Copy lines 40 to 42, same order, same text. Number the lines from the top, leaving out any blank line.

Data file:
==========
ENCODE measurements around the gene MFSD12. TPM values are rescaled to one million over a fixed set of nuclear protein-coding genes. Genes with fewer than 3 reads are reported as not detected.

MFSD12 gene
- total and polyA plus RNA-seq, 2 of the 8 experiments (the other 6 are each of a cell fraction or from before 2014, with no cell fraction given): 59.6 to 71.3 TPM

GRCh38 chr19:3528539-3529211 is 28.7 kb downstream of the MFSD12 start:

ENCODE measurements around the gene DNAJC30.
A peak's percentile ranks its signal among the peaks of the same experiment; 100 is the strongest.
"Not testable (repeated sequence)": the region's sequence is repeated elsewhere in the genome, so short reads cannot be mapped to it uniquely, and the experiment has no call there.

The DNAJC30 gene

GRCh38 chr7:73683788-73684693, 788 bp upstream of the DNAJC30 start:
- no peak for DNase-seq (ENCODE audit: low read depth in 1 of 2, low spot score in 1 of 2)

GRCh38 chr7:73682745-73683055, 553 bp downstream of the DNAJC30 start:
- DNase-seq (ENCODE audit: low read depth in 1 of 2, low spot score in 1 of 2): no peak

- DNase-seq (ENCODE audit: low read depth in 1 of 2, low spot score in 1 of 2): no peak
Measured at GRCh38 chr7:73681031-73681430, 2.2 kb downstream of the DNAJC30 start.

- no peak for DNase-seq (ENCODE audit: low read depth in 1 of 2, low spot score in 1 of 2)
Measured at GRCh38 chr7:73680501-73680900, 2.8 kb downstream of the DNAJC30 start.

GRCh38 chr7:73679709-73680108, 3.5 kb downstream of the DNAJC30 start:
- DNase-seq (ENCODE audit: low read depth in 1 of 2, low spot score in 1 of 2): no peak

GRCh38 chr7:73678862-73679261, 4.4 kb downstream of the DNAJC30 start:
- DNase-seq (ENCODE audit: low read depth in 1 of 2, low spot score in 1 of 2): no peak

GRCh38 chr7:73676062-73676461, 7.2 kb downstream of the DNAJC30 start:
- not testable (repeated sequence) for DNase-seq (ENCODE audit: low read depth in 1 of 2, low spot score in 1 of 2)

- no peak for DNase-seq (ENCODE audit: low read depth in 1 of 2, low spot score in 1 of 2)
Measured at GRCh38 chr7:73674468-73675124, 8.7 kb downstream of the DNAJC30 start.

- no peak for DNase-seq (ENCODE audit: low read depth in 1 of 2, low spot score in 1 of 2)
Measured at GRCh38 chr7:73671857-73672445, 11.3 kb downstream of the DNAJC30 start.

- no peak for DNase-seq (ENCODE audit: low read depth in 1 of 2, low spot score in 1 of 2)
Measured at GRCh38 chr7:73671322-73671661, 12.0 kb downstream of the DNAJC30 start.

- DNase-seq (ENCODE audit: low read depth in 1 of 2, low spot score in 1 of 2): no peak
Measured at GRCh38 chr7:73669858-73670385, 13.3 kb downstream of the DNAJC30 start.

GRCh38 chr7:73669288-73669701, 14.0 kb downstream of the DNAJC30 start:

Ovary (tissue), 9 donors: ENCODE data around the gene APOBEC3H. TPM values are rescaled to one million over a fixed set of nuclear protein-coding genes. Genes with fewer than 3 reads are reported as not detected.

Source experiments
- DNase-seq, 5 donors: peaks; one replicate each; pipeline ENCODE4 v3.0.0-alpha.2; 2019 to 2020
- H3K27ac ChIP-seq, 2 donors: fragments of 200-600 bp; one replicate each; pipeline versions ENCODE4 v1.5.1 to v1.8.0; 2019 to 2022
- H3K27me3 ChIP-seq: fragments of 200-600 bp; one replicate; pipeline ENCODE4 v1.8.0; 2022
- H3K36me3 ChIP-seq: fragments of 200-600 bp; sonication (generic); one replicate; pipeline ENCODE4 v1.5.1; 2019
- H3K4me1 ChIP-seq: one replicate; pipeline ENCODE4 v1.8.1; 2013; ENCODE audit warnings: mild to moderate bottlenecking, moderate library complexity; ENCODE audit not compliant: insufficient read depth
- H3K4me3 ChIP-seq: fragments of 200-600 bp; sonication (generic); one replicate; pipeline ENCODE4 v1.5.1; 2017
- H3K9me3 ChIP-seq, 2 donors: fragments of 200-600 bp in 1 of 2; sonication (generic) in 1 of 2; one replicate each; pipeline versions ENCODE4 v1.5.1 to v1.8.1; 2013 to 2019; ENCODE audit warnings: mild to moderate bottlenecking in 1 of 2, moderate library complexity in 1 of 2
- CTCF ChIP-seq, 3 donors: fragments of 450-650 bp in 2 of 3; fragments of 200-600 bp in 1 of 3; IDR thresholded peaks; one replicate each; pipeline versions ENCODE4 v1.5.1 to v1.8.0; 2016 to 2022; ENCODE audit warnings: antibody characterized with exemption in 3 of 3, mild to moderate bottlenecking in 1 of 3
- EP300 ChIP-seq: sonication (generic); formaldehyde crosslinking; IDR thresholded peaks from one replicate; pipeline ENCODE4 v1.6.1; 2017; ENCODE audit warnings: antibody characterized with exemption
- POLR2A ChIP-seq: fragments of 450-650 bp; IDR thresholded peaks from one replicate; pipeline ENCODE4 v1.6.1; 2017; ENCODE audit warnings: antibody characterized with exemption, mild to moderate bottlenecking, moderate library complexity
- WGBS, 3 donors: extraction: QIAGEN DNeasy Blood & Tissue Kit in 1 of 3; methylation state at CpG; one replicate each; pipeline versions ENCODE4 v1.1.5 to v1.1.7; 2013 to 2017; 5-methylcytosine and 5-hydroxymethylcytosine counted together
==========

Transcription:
- H3K9me3 ChIP-seq, 2 donors: fragments of 200-600 bp in 1 of 2; sonication (generic) in 1 of 2; one replicate each; pipeline versions ENCODE4 v1.5.1 to v1.8.1; 2013 to 2019; ENCODE audit warnings: mild to moderate bottlenecking in 1 of 2, moderate library complexity in 1 of 2
- CTCF ChIP-seq, 3 donors: fragments of 450-650 bp in 2 of 3; fragments of 200-600 bp in 1 of 3; IDR thresholded peaks; one replicate each; pipeline versions ENCODE4 v1.5.1 to v1.8.0; 2016 to 2022; ENCODE audit warnings: antibody characterized with exemption in 3 of 3, mild to moderate bottlenecking in 1 of 3
- EP300 ChIP-seq: sonication (generic); formaldehyde crosslinking; IDR thresholded peaks from one replicate; pipeline ENCODE4 v1.6.1; 2017; ENCODE audit warnings: antibody characterized with exemption